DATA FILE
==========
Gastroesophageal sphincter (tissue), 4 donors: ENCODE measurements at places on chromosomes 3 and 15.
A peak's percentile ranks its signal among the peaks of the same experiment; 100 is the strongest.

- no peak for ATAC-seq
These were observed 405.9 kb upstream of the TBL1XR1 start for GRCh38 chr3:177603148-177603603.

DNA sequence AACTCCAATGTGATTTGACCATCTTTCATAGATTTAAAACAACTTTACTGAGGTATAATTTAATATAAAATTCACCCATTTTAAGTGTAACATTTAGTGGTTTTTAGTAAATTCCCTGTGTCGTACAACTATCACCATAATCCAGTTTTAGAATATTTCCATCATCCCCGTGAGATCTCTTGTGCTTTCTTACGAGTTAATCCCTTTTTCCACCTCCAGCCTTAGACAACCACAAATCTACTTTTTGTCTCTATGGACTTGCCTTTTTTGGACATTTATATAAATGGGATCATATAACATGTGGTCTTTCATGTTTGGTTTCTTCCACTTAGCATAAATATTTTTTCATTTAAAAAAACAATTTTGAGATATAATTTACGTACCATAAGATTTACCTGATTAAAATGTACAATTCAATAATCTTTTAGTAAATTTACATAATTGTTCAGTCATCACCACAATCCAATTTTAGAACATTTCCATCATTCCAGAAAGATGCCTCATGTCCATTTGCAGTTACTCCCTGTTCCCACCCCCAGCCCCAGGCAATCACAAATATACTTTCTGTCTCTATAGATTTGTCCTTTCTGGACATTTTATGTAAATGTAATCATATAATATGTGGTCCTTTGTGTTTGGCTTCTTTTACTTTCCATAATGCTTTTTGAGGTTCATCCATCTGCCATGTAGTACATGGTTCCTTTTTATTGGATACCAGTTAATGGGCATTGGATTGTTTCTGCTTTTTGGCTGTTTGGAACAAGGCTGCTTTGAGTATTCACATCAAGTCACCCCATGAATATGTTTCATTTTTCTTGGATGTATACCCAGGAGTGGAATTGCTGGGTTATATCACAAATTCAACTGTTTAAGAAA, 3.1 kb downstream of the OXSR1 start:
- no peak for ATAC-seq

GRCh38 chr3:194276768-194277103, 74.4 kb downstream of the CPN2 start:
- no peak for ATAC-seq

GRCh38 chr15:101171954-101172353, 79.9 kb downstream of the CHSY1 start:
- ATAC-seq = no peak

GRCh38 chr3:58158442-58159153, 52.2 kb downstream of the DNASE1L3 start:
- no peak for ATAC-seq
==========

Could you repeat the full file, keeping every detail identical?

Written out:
Gastroesophageal sphincter (tissue), 4 donors: ENCODE measurements at places on chromosomes 3 and 15.
A peak's percentile ranks its signal among the peaks of the same experiment; 100 is the strongest.

- no peak for ATAC-seq
These were observed 405.9 kb upstream of the TBL1XR1 start for GRCh38 chr3:177603148-177603603.

DNA sequence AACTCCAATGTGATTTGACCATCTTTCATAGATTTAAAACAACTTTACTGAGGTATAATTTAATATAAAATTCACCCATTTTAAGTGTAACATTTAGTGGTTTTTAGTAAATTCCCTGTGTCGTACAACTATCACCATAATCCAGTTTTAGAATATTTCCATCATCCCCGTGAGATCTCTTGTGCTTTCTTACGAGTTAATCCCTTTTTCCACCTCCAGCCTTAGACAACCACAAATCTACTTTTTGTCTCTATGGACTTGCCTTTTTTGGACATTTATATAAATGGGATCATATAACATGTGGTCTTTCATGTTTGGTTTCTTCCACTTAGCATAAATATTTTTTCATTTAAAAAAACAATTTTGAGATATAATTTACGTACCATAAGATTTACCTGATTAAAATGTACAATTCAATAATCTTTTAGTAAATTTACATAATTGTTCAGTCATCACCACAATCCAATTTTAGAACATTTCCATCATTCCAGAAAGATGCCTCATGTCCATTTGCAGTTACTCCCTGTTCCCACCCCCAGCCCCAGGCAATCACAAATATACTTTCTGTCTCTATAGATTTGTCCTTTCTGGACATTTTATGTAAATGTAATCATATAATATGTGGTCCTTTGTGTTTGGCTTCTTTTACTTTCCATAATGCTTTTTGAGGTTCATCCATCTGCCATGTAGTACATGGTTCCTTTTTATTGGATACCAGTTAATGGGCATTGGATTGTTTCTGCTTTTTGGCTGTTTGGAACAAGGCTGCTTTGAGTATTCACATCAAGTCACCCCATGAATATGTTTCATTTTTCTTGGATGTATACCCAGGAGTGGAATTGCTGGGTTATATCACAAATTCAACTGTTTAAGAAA, 3.1 kb downstream of the OXSR1 start:
- no peak for ATAC-seq

GRCh38 chr3:194276768-194277103, 74.4 kb downstream of the CPN2 start:
- no peak for ATAC-seq

GRCh38 chr15:101171954-101172353, 79.9 kb downstream of the CHSY1 start:
- ATAC-seq = no peak

GRCh38 chr3:58158442-58159153, 52.2 kb downstream of the DNASE1L3 start:
- no peak for ATAC-seq